There is a dirty secret about [@@unboxed] : despite what most people think, it is extremely rare that it can make programs noticeably faster, because the GC is quite fast and combines allocations together – many allocations of a boxed object are combined with an allocation for their content or container, and and often the indirection points to an immediately adjacent place in memory so is basically free to dereference. It may help in some extreme low-latency scenario where code is written to not allocate at all, but I have never personally seen a program where [@@unboxed] makes a noticeable performance difference.

That is, until angstrom . Adding [@@unboxed] to this record field makes the program noticeably slower.

Morality of history : should we use [@@unboxed]?


Of course we should, again angstrom is really a specific corner case of a very specialized library. And while I agree with the message in general, I was using type ('a,'b) fn = Fun of ('a -> 'b) long before [@@unboxed] hit the mainstream OCaml without fearing that it will slow down my programs, well except the case when the constructor parameter was immediate, as without relying on unboxing types like type nat = Nat of int will incur a lot of performance loss.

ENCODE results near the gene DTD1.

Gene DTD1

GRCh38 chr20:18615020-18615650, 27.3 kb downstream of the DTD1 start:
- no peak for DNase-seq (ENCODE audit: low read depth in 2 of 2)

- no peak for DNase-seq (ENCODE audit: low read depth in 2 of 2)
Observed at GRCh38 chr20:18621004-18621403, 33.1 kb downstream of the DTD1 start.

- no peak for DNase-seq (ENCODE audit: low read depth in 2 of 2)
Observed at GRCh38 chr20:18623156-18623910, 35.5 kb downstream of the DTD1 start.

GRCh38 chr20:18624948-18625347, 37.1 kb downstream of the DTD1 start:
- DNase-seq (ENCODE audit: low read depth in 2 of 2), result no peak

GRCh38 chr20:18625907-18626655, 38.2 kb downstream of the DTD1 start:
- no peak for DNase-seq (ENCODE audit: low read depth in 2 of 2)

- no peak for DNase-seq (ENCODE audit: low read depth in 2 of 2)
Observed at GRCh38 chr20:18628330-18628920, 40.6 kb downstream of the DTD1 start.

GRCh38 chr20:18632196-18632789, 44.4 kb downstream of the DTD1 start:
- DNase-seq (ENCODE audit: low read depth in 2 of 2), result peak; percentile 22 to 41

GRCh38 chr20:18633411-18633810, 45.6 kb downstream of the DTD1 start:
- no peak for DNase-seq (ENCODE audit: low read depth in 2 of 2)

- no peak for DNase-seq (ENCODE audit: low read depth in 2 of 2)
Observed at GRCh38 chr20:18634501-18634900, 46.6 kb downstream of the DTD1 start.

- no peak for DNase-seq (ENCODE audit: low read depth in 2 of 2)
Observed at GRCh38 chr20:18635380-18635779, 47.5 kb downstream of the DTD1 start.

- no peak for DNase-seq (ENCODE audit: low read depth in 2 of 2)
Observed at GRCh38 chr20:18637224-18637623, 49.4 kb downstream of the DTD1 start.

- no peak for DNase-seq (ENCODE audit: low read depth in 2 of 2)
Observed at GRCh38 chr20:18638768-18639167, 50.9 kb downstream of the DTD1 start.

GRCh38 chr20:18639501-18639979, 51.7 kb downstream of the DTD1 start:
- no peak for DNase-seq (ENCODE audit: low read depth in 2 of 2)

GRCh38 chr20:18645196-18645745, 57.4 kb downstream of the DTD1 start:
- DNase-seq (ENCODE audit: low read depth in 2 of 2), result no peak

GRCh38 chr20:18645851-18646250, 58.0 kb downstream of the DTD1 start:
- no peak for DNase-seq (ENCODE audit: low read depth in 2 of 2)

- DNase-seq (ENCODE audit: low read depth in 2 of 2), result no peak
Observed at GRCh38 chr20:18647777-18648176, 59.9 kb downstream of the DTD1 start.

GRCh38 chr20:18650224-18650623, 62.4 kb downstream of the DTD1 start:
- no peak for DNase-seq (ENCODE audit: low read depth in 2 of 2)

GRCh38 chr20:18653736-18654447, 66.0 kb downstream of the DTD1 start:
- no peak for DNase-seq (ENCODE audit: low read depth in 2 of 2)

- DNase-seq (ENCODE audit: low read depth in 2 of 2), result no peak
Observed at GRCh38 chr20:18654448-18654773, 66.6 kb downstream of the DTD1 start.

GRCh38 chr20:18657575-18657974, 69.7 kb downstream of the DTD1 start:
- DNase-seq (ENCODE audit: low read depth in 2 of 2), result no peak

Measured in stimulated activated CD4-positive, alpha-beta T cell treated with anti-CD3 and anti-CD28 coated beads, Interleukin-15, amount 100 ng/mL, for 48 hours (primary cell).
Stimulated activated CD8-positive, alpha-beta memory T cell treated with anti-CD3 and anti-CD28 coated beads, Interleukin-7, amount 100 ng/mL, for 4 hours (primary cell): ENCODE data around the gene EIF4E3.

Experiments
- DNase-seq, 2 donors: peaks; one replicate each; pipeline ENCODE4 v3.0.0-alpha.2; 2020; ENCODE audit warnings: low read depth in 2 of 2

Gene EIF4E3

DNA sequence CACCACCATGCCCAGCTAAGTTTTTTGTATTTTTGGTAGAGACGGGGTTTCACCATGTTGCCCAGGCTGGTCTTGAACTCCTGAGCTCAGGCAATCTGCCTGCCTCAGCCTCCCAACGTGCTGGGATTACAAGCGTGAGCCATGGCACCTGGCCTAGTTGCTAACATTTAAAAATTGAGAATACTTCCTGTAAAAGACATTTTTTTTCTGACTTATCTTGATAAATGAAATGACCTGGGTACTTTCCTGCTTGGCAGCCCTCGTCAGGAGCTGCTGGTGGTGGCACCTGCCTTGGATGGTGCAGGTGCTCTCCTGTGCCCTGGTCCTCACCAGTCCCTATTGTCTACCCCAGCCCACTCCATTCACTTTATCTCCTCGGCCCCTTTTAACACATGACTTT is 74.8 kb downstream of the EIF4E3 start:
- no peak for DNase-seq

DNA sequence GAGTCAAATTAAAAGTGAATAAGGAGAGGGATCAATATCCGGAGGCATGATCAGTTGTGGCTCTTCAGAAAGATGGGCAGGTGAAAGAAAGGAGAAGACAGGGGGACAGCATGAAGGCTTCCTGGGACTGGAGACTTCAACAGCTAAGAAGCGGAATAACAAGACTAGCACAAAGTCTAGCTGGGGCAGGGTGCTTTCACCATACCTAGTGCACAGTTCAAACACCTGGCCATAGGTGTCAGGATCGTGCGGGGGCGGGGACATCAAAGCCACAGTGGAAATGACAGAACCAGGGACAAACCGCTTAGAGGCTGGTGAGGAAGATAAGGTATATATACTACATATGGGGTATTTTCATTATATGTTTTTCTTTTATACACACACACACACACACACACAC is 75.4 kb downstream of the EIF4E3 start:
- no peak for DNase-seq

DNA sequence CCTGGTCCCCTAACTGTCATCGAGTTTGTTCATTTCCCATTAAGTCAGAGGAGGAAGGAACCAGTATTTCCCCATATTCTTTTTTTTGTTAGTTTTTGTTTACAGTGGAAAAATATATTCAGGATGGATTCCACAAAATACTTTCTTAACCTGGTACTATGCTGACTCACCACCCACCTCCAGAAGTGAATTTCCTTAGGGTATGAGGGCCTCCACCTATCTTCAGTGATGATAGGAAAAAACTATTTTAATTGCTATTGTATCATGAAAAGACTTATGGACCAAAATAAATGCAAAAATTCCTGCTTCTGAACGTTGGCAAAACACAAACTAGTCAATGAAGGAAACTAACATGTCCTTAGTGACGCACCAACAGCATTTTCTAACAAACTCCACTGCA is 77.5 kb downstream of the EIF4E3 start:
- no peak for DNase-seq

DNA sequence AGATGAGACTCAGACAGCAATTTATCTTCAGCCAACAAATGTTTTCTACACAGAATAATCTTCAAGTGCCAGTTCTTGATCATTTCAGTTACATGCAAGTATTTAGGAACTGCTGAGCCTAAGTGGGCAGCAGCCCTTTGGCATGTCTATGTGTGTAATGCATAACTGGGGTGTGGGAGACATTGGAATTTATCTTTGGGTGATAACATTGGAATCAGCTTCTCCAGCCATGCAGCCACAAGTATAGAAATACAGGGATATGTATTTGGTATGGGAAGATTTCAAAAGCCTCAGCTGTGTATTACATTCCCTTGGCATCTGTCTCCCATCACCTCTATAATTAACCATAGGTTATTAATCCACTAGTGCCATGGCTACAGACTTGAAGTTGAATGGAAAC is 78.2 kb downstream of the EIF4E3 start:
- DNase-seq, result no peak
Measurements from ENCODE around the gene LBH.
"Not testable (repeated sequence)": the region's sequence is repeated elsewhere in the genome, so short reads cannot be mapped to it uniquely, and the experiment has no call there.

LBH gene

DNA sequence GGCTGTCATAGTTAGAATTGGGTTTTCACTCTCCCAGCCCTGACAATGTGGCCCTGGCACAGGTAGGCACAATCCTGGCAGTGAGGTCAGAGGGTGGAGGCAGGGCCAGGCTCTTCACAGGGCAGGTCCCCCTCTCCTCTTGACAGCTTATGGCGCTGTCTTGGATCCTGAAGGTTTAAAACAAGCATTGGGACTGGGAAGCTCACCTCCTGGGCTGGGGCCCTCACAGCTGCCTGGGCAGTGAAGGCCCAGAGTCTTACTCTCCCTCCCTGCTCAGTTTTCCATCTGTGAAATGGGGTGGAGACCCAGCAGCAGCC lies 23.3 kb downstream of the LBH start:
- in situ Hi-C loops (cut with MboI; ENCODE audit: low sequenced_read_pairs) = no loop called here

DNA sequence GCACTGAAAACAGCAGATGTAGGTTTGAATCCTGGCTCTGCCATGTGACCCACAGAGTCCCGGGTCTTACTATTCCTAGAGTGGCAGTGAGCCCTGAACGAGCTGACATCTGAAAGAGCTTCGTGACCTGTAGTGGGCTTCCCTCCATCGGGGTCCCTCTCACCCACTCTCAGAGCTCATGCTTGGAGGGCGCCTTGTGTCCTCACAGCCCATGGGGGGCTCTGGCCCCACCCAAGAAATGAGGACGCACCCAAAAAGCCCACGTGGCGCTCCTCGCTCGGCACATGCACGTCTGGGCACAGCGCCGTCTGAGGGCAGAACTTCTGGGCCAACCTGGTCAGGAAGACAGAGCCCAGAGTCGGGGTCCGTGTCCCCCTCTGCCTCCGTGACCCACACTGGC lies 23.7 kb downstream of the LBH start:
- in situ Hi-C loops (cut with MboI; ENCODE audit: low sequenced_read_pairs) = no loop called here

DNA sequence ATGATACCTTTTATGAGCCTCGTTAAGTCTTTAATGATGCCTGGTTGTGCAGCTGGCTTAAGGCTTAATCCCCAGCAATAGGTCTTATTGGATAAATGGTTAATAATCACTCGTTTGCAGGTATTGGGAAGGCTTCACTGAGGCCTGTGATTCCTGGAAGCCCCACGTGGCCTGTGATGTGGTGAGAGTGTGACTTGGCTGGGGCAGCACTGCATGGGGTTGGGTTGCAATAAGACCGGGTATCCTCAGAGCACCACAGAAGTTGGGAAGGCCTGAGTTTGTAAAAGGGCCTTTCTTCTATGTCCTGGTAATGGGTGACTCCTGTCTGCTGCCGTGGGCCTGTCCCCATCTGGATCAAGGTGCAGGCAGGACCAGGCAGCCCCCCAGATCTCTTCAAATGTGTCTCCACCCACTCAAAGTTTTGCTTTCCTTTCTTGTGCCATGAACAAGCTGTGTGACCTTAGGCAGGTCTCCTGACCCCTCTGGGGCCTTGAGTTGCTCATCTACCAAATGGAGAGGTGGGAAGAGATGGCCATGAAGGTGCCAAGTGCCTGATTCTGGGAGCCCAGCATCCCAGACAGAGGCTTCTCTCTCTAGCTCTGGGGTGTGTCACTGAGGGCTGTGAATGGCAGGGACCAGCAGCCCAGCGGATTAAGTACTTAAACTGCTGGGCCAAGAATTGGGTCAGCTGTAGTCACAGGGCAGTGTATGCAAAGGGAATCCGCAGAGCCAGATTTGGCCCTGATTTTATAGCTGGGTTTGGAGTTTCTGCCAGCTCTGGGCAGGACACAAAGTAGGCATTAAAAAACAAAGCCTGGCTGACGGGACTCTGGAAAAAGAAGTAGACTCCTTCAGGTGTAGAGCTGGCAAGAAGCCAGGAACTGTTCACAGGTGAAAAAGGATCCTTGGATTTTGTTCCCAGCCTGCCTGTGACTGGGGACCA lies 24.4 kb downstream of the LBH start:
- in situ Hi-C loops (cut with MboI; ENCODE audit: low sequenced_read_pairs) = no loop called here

Using [@@unboxed] maybe won’t make your program super fast but it will in general improve its health. It will produce less junk, thus the minor heap will fill in slower and there will be fewer major cycles. The only argument against the [@@unboxed] directive is that it is a directive and a noise about the inner implementation detail, it disturbs attention of a reader and a pretty low-level thing. So, instead we should use -unboxed-types command line option of the compiler and use the [@@boxed] attribute when low-level details matter.

And just to make it clear, in angstrom it reduced the memory footprint, yes the resulting program was slower, but just because of a switch from a chain of closures to a one big function that was slow. But this problem is very specific to the angstrom design and shall not be generalized.